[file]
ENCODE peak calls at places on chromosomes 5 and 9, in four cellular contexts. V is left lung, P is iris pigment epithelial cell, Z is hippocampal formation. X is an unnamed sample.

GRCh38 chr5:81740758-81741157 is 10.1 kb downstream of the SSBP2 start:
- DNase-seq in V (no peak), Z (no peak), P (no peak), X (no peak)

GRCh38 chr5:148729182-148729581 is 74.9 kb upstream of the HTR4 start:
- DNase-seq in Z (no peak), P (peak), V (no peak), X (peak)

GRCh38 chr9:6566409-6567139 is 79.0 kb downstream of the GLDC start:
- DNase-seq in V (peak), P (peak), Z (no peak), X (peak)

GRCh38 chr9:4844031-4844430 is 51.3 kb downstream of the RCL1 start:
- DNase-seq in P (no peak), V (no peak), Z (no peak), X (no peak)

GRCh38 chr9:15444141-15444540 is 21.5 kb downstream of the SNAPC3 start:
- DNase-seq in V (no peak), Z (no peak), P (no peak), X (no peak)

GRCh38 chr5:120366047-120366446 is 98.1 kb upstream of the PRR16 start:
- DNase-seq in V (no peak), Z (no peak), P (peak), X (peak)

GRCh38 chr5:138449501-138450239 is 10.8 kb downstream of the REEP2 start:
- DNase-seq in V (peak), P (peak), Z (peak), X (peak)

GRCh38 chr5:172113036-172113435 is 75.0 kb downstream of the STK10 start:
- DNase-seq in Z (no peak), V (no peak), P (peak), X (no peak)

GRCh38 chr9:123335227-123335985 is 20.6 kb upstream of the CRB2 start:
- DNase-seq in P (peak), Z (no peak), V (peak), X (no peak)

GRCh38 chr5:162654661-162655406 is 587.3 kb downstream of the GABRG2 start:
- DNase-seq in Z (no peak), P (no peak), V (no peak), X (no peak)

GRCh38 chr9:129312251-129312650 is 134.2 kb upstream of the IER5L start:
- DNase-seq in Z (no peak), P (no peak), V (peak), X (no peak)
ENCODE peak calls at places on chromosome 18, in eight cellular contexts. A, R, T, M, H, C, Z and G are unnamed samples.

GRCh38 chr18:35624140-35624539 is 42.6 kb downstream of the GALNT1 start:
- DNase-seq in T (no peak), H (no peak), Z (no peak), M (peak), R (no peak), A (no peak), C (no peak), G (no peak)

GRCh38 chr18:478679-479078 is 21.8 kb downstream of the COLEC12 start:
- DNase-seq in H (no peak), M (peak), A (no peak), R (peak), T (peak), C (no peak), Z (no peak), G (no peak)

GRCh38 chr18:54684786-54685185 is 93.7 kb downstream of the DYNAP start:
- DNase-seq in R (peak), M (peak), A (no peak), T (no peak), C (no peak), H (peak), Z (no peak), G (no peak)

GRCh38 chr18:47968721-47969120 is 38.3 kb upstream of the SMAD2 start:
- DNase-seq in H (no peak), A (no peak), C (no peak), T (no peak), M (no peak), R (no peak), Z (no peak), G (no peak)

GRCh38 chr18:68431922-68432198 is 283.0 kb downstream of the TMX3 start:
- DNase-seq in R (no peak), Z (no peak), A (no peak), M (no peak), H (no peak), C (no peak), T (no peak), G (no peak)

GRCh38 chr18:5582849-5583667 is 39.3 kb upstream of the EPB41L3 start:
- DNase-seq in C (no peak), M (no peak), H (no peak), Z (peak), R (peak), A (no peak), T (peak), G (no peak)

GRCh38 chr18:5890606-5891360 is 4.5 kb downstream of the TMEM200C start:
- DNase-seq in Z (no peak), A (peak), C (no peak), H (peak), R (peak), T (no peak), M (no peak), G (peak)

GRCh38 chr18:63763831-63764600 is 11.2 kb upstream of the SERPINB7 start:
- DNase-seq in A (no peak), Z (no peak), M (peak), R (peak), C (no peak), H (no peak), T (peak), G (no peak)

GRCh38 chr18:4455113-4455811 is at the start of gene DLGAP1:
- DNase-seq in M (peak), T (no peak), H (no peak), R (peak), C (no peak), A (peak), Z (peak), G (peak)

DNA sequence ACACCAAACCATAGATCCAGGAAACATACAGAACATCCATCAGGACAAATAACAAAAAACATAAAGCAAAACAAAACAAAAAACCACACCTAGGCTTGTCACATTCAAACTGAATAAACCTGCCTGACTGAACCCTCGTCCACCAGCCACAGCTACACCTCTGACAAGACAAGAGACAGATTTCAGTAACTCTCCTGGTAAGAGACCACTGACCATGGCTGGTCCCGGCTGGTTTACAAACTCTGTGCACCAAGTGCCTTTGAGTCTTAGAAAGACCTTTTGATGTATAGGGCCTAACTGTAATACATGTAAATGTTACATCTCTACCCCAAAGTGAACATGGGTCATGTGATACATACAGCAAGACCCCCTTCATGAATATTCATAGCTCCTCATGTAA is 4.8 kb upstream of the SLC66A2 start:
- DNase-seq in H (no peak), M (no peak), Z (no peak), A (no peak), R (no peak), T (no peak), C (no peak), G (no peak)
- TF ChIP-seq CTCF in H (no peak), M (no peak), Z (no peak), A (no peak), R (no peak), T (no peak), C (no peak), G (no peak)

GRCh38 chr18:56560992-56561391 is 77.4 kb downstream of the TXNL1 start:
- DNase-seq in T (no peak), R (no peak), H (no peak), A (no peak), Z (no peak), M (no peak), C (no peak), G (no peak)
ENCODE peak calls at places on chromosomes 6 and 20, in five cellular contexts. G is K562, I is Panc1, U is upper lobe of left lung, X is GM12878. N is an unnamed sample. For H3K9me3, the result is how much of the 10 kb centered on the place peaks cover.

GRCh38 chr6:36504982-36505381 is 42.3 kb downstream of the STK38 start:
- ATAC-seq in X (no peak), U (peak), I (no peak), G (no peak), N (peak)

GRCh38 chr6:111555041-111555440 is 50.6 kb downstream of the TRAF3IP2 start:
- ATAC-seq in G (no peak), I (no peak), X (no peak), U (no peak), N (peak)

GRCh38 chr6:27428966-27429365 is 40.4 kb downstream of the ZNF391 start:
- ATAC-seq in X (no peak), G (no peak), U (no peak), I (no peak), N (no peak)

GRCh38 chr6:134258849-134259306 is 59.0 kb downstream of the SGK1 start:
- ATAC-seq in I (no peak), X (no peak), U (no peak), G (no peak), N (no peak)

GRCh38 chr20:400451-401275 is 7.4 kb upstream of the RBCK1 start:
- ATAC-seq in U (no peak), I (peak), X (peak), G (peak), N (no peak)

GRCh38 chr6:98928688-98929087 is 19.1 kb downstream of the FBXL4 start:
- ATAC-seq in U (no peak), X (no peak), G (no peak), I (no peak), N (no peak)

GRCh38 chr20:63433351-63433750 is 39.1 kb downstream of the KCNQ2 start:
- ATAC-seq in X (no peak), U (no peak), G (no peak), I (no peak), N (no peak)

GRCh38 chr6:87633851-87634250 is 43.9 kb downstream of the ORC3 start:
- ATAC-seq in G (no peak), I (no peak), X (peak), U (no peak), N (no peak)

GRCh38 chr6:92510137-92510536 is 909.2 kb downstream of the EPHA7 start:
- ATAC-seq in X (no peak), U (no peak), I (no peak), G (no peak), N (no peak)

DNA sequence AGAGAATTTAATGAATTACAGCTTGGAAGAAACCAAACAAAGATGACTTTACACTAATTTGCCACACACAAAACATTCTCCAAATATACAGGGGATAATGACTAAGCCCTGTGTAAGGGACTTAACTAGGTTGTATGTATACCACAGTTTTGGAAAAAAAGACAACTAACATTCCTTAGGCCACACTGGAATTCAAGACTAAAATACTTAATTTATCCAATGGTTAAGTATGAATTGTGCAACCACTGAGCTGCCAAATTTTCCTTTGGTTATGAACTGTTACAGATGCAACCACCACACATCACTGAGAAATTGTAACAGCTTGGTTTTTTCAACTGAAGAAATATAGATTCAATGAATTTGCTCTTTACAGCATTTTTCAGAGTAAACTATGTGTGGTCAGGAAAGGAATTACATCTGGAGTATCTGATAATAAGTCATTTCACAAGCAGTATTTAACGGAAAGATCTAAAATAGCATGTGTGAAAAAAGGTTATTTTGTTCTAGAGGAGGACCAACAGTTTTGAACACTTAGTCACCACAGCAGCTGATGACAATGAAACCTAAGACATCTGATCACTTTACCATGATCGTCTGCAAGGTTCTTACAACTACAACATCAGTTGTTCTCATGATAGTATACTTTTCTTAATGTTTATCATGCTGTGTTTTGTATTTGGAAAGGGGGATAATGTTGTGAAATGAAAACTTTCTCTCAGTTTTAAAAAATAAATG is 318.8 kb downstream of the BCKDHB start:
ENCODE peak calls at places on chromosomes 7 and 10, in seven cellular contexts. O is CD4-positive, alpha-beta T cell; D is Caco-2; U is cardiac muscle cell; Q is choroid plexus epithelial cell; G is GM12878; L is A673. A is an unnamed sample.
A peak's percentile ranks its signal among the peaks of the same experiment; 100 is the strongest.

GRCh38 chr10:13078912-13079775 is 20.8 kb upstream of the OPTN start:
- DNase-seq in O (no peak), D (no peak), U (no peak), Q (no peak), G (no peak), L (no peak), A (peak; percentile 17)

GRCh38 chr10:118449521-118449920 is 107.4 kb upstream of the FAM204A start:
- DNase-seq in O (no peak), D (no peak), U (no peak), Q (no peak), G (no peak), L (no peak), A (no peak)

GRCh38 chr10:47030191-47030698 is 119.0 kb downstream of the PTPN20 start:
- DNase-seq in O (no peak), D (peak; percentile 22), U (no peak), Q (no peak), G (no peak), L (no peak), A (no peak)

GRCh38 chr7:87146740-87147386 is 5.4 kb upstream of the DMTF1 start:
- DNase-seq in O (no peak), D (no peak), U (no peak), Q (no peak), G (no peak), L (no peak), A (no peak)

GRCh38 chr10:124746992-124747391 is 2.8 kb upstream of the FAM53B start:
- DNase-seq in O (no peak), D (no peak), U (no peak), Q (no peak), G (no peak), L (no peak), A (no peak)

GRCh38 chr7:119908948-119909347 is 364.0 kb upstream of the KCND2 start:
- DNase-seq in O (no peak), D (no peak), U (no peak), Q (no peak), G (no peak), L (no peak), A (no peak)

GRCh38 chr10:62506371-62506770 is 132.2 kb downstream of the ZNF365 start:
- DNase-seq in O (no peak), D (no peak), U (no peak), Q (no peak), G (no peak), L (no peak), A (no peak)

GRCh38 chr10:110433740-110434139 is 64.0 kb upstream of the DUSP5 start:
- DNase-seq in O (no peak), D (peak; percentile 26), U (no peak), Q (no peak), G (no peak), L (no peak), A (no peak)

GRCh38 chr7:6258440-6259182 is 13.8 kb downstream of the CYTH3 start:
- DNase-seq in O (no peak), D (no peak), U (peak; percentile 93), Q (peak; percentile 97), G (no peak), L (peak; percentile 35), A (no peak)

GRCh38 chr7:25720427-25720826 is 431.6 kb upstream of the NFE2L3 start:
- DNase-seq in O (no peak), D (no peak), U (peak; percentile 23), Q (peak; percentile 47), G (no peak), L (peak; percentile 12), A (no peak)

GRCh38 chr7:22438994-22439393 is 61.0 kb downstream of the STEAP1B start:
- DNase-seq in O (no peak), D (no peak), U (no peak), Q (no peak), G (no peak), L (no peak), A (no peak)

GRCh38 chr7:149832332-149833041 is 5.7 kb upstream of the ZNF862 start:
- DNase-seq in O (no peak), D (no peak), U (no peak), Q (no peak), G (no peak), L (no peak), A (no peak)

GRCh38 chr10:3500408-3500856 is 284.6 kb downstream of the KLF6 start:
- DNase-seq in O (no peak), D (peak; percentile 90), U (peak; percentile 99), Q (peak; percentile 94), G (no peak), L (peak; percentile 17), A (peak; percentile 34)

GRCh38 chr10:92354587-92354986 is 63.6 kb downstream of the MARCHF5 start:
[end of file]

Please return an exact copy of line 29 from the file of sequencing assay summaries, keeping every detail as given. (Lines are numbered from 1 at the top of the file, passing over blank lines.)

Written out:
GRCh38 chr18:54684786-54685185 is 93.7 kb downstream of the DYNAP start: